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Jim Henry has been in controls and automation for over twenty years. He has worked with five different manufacturers in North American and Australia. Member ASHRAE, Member AIRAH
Australia has a yearly air conditioning exhibition called ARBS, which is an acronym for Air Conditioning, Refrigeration, and Building Services. The ARBS show was held in Sydney between 25 and 27 March at the Sydney Exhibition Centre. http://www.arbs.com.au/
ARBS is usually held in Sydney or Melbourne, as half the twenty million population of Australia lives in, or close to, one of these two cities. Occasionally ARBS is held in Brisbane, Perth, or Adelaide, the other cities that exceed one million population.
The ARBS show had not been held in Sydney since 1998 (due to the Sydney Olympics in 2000). The combination of ARBS being in the largest city (4.5 million), a long period of time since the last Sydney show, and great weather meant that exhibitors had record attendance for the show. Total number of visitors was over seven thousand, which may seem tiny when compared to the annual ASHRAE show, but provided for good activity for the two hundred or so exhibitors.
Sydney has over thirty controls contractors. Because of strong influences on Australia from virtually every market in the world (UK, Europe, North America, Japan, South East Asia, and the Middle East) Australia has an interesting and thorough cross section of the worlds controls market. This makes it interesting to note trends in the Australian marketplace, and ARBS was a good chance to see these trends.
Notable aspects from the building automation perspective were:
First, the only traditional major to exhibit was Honeywell.
Second, the most impressive stand of the show was the TAC booth.
Third, ten BACnet companies combined to create a BACnet Village.
It is interesting to note the trend of the major automation manufacturers. Johnson Controls, Siemens, and Invensys all decided not to display at the show. Honeywell, on the other hand took a large booth. This is their write up:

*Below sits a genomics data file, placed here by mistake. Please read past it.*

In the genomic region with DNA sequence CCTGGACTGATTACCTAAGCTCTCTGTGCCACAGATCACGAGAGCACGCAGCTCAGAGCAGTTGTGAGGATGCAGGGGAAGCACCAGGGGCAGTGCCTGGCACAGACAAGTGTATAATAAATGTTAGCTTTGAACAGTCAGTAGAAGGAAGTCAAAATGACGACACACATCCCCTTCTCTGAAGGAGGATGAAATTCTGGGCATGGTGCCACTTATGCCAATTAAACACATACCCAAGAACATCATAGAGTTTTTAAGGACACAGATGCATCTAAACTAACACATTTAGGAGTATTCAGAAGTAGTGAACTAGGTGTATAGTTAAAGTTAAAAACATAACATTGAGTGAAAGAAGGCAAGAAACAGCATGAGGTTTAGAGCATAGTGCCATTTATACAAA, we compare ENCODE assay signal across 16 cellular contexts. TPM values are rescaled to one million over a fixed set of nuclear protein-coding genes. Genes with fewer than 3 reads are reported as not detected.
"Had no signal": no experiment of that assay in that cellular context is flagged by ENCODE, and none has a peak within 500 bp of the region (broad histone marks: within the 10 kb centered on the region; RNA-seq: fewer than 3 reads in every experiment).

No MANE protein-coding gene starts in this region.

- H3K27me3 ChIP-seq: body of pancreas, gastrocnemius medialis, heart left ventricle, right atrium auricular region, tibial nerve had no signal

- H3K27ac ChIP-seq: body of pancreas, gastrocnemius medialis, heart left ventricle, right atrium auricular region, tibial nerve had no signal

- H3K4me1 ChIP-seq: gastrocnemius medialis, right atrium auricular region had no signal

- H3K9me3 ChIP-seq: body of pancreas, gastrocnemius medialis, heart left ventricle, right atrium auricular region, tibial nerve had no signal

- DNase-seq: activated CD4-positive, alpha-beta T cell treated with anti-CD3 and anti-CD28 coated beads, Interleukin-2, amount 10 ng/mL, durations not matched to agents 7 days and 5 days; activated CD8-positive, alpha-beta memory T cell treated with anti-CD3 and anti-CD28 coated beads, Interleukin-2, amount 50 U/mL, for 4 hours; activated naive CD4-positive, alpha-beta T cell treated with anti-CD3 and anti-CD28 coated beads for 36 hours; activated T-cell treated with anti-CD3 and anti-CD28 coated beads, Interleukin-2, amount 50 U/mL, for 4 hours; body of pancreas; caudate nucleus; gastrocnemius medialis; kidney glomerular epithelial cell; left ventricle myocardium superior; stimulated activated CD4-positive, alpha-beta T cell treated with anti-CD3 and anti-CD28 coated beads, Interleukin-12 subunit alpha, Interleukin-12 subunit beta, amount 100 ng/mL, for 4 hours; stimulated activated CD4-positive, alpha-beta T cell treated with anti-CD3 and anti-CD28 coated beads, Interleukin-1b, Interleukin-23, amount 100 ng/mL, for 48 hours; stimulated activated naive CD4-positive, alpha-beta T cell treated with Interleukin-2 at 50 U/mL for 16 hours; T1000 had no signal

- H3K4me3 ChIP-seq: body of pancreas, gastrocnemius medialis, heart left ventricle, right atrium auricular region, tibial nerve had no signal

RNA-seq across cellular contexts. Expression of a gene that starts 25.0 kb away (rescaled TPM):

Honeywell's stand at ARBS 2002 showcased products for four of its key markets - Building Automation, Residential, Indoor Air Quality and Commercial HVAC solutions. Demonstrations of their flagship building automation offering, Honeywell Enterprise Buildings Integrator* (EBI), were available for visitors eager to learn about its powerful and easy to use HTML based user interface. EBI features demonstrated included: alarm handling, comprehensive reporting facilities and various types of data analysis tools available to pinpoint building abnormalities.
The merger of TAC and CSI was important for CSI in Australia. CSI is a major player in the Australian marketplace, and as the following write-up from CSI indicates, they felt it was important to make a big splash at the show.
This year's ARBS 2002 was very successful for TAC Pacific being awarded 'best stand' of the show. The stand concept was to have a relaxed atmosphere and provide an area where people could comfortably sit and discuss their various issues, queries and possible solutions. A lot of interest was shown in the TAC Xenta® 511 LonMark® certified Web portal. This allows customers to connect any LON product to the Web.
The event also provided TAC with the perfect venue to promote the new TAC company; this was formed by the merger of CSI and TAC AB. The new TAC has a strong focus on 'Open Systems for Building ITTM based on LonWorks®. The merger created the fourth largest Building Automation company globally and the largest company dedicated to providing "Open Solution" for the Building IT industry.
With their very strong booth TAC were clearly the strongest promoters of Lon at the show. There were some minor companies promoting Lon at the show as well.
Innotech, the strongest Australian controls manufacturer, also had a prominent booth at the show. Innotech began as an electronic controls manufacturer that they have evolved to a full automation system. Innotech will migrate the next generation of their product line to BACnet. Innotech focused their offering on their Maxim Series building automation system and their Micro 2000 line of stand-alone controllers.